Robotic multiwell planar patch-clamp for native and primary mammalian cells.
Milligan CJ., Li J., Sukumar P., Majeed Y., Dallas ML., English A., Emery P., Porter KE., Smith AM., McFadzean I., Beccano-Kelly D., Bahnasi Y., Cheong A., Naylor J., Zeng F., Liu X., Gamper N., Jiang L-H., Pearson HA., Peers C., Robertson B., Beech DJ.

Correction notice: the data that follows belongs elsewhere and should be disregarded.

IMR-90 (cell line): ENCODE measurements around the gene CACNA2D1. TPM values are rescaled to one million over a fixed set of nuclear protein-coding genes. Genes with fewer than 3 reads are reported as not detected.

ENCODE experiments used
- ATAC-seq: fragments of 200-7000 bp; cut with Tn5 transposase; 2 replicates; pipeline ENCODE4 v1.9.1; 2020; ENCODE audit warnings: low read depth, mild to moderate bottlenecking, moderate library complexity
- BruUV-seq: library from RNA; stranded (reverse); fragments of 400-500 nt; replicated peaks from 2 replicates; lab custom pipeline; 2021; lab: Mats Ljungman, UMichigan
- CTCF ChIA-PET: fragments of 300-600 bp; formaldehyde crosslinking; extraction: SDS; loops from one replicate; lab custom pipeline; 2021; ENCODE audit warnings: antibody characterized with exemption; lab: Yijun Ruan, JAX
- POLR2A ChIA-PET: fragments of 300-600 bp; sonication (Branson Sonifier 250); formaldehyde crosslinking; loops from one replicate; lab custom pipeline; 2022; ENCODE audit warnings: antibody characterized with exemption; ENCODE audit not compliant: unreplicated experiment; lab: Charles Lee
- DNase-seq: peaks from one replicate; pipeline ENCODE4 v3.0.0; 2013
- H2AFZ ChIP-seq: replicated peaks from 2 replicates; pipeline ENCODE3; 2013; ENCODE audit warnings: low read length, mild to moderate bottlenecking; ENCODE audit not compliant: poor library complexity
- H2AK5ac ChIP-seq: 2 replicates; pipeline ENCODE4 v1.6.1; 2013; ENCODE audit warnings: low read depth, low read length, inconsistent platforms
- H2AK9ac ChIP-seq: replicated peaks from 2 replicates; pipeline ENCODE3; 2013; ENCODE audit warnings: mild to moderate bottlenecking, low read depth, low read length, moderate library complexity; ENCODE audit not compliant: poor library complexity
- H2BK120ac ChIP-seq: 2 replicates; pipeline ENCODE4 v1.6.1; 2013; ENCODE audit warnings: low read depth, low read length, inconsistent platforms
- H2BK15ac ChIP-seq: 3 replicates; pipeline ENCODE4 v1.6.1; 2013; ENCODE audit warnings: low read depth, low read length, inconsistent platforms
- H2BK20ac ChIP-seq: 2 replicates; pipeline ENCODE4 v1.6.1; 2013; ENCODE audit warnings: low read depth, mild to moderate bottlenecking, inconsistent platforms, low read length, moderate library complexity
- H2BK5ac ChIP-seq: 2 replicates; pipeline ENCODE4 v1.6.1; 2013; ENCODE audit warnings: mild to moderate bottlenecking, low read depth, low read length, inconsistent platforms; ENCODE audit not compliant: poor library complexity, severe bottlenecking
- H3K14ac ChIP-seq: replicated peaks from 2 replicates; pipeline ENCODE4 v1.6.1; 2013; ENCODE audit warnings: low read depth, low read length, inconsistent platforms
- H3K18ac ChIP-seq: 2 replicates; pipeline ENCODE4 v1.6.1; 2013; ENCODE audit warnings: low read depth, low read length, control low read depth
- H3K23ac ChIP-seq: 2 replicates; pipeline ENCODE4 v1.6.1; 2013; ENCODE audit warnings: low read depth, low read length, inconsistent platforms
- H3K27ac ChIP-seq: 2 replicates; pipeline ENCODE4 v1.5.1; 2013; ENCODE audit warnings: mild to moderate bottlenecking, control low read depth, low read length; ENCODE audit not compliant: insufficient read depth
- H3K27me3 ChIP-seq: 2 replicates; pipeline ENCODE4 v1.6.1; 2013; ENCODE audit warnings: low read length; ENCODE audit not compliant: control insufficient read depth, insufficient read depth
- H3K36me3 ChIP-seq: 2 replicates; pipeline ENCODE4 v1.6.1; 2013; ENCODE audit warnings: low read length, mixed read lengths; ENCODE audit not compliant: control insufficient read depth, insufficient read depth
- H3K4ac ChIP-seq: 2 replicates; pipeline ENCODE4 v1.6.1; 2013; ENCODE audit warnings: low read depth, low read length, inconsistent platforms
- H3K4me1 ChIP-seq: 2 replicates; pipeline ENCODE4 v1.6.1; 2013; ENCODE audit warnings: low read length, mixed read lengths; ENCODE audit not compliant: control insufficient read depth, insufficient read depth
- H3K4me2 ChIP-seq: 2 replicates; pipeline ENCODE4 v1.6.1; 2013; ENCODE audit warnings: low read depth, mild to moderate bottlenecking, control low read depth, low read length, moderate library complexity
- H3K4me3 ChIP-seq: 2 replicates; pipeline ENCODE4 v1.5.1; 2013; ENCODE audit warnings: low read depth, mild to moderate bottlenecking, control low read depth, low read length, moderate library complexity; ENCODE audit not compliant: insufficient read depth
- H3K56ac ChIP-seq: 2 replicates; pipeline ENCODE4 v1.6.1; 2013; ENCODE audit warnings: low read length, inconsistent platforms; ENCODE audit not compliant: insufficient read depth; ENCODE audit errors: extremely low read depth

Robotic multiwell planar patch-clamp has become common in drug development and safety programs because it enables efficient and systematic testing of compounds against ion channels during voltage-clamp. It has not, however, been adopted significantly in other important areas of ion channel research, where conventional patch-clamp remains the favored method. Here, we show the wider potential of the multiwell approach with the ability for efficient intracellular solution exchange, describing protocols and success rates for recording from a range of native and primary mammalian cells derived from blood vessels, arthritic joints and the immune and central nervous systems. The protocol involves preparing a suspension of single cells to be dispensed robotically into 4-8 microfluidic chambers each containing a glass chip with a small aperture. Under automated control, giga-seals and whole-cell access are achieved followed by preprogrammed routines of voltage paradigms and fast extracellular or intracellular solution exchange. Recording from 48 chambers usually takes 1-6 h depending on the experimental design and yields 16-33 cell recordings.